Watching the big-screen adaptation of one of your favorite books can elicit mixed feelings. Even if the movie is great, readers with a strong emotional connection to the source material won't be able to recapture the magic they felt reading the novel, which can leave moviegoers feeling disappointed. There's just something about reading a book you love that can't be translated to the big screen, even if the movie itself is good in its own right. While their film counterparts were perfectly good (we swear!), this is our selection of books that were so moving, so pitch-perfect, so original, they were bound to be turned into movies.
This will probably be the most emotional and beautifully worded story about a raging zombie apocalypse you’ll ever read. The plot revolves around a mentally astute zombie named R who can experience people’s memories when he eats their brains. R falls in love with a human, and becomes more human himself in the process. We guarantee you’ll fall in love with his dry sense of humor and quirky perspective on life.
This gripping mystery/thriller will have you mesmerized for all of its 432 pages. Its protagonist is a man who may or may not have killed his missing wife. While the two seemed like a happy couple on the outside, flashbacks and revealing snippets throughout the story gradually make clear that all is not what it seems in this troubled marriage.
This Pulitzer Prize-winning novel is told through a 13-year-old’s POV. When a boy survives a terrorist bombing at an art museum that kills his mom, he takes a small Dutch Golden Age painting called The Goldfinch that he spots in the debris. Things escalate very quickly as he becomes heavily entangled in the art underworld. Meanwhile, the painting remains a singular source of hope for him that connects him to his departed mother.
Can’t unsee Jack Nicholson’s face sticking out from behind a door? The sequel to The Shining is equally good at conjuring up the creepiest of images—so much so, you might want to sleep with your lights on. The book hones in on Danny Torrance, a little boy who once discovered the Overlook Hotel’s demonic secrets but is now a recovering alcoholic who is known as Doctor Sleep due to his psychic abilities. When Danny finds a young girl who shares his “shining” powers, he’s forced to return to the hotel and face the demons he’d locked away.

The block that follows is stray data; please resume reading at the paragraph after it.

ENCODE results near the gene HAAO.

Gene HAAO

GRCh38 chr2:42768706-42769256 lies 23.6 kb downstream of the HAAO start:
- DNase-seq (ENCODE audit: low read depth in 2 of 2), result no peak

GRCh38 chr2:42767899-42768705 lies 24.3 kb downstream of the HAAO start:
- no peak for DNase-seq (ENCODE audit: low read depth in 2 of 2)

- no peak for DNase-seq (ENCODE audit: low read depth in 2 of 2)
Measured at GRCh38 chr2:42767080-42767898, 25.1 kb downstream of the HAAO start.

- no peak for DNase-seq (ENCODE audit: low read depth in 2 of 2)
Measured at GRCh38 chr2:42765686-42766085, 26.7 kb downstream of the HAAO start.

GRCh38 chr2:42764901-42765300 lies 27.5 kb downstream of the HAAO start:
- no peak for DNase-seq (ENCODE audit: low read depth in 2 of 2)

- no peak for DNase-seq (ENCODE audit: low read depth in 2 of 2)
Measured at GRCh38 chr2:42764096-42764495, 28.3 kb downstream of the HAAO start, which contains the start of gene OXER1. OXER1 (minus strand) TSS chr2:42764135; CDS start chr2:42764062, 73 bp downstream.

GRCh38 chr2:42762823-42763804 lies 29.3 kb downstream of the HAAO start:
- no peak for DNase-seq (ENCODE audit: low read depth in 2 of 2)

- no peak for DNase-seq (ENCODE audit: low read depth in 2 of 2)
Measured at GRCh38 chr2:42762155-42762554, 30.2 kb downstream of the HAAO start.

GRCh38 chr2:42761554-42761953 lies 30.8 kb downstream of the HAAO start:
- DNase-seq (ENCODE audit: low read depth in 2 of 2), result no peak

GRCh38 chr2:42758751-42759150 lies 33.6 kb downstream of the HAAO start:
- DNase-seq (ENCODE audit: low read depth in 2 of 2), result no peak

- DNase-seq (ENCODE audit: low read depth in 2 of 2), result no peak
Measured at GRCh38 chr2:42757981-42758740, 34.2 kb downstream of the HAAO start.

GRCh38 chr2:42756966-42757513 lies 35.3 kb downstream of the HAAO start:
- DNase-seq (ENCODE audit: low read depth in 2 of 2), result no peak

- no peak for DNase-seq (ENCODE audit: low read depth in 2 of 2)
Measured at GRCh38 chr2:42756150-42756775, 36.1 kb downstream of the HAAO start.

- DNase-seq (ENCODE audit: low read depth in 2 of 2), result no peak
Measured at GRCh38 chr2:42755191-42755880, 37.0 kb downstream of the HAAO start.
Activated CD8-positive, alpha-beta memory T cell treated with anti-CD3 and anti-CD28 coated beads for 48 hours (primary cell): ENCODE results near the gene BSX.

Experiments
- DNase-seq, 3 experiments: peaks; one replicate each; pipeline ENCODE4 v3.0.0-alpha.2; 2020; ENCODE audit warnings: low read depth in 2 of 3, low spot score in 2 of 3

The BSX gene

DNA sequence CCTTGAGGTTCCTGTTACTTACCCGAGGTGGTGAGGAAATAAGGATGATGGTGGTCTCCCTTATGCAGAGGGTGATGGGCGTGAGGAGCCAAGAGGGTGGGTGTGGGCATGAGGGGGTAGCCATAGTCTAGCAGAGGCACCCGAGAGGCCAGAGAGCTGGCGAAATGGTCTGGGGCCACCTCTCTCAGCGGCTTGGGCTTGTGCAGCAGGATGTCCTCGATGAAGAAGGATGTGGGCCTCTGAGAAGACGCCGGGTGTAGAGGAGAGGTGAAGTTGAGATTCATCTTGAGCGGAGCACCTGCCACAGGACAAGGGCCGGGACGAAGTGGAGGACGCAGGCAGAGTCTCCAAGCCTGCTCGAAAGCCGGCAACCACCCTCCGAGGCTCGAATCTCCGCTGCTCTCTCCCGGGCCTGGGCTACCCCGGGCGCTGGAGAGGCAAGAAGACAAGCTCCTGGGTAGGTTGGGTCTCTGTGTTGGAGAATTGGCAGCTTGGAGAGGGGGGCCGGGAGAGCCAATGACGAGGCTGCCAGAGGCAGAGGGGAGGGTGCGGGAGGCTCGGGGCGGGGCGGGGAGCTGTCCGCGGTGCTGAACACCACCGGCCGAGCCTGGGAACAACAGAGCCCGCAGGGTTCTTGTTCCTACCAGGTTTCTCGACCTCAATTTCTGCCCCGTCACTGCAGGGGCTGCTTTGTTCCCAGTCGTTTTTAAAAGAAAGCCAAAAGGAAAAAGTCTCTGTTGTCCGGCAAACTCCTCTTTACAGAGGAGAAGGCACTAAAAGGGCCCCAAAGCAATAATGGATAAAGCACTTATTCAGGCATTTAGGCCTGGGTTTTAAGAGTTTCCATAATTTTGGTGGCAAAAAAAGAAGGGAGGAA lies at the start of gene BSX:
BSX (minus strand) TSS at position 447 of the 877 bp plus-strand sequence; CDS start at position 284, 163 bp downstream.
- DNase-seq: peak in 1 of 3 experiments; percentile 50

The movie version of this 1815 classic by Jane Austen will be released in February of 2020, but until then you can read all about the controversial character of Emma Woodhouse, a girl who likes to meddle in her friends’ romantic affairs. The problem? Her matchmaking is atrocious. Emma comes off as juvenile and self-absorbed, but very human and relatable nonetheless.
Who doesn’t love a good whodunnit? The undisputed master of mystery can do no wrong, but this tale ofa group of strangers who are invited to partake in an elusive dinner on an island is one of her best. The book is short and addictive, so you’re likely going to want to read (or re-read) it all in one sitting.
Frank Herbert's seminal sci-fi masterpiece is getting a screen adaptation in 2020, so you might want to get a head start by reading the book version. It takes place in an interplanetary society where various noble houses control different planets. The first installment in the series focuses on planet Arrakis, a deserted planet that is home to a spice that extends life and enhances mental abilities. The story touches on themes like politics, religion, and technology as people from different empires fight for control over the coveted drug.
Lois Lowry’s 1994 Newberry Medal-winning novel is set in a society which at first appears to be utopian—the futuristic society has eliminated all pain, fear, war, and hatred—but is revealed to be dystopian as the story progresses. The main protagonist, Jonas, is assigned the job of the “giver,” which means he gets to see memories from a long time ago. As he learns more about the world that once was, he realizes that his “perfect” world might not be so flawless after all.
You’ve probably seen the cinematic masterpiece that is The Devil Wears Prada, but we bet you haven’t read the original version written by Lauren Weisberger. The book lets you get deeper into Andi’s mind as she traverses the rocky fashion mag industry. And, yes, Andi is just as ignorant and Miranda Priestly is just as cold-blooded (and legendary).
The Diving Bell and the Butterfly is a can’t-miss memoir by journalist Jean-Dominique Bauby, who suffered a massive stroke that left him with locked-in syndrome. Here's the even crazier part: The only movement he could make was blinking his left eyelid, which is how he wrote the book. It’s said that the book took about 200,000 blinks to write, and its average word took about two minutes.
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